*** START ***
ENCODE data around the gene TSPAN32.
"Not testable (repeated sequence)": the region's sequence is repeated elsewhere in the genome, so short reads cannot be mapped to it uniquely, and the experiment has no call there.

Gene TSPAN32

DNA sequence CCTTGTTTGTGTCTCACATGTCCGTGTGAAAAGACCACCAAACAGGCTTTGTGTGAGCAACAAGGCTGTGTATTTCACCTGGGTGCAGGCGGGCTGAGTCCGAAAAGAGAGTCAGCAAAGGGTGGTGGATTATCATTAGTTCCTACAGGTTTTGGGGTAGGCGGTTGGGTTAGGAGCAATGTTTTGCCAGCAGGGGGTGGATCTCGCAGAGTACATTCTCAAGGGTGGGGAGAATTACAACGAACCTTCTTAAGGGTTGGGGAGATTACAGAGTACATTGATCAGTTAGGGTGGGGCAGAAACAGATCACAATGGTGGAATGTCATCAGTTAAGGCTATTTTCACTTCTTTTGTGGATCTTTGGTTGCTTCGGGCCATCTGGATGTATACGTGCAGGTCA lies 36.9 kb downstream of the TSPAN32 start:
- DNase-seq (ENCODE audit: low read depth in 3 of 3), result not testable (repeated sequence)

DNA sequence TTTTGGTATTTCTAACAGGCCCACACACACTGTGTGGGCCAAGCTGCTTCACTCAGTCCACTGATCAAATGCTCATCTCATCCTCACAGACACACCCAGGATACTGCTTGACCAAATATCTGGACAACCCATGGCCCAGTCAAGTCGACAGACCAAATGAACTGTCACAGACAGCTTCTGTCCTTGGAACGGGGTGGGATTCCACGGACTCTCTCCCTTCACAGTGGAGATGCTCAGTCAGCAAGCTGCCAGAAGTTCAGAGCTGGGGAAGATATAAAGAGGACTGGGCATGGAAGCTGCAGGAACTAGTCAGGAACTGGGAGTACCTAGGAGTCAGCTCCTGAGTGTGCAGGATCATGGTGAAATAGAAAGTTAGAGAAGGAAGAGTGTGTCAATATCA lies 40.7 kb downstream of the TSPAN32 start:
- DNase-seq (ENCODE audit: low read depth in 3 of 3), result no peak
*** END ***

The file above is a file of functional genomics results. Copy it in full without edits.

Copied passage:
ENCODE data around the gene TSPAN32.
"Not testable (repeated sequence)": the region's sequence is repeated elsewhere in the genome, so short reads cannot be mapped to it uniquely, and the experiment has no call there.

Gene TSPAN32

DNA sequence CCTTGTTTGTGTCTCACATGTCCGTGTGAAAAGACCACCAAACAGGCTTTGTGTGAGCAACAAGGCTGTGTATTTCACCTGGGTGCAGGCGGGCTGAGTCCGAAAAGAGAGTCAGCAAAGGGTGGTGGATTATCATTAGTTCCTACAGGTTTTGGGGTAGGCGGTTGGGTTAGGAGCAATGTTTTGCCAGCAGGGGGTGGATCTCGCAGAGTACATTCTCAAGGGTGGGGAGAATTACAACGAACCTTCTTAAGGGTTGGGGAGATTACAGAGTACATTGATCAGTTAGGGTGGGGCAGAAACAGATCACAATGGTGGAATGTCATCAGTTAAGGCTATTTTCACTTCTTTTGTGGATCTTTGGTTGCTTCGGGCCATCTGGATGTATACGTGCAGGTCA lies 36.9 kb downstream of the TSPAN32 start:
- DNase-seq (ENCODE audit: low read depth in 3 of 3), result not testable (repeated sequence)

DNA sequence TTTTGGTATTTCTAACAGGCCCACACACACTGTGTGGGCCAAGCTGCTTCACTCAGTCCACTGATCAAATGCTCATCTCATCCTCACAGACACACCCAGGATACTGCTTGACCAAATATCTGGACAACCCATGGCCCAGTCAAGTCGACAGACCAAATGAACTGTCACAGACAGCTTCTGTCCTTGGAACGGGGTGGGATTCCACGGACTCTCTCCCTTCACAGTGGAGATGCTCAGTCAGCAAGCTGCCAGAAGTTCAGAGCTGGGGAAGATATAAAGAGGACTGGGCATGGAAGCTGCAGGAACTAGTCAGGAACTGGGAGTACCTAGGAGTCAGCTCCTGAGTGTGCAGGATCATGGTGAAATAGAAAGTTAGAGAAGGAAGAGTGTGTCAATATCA lies 40.7 kb downstream of the TSPAN32 start:
- DNase-seq (ENCODE audit: low read depth in 3 of 3), result no peak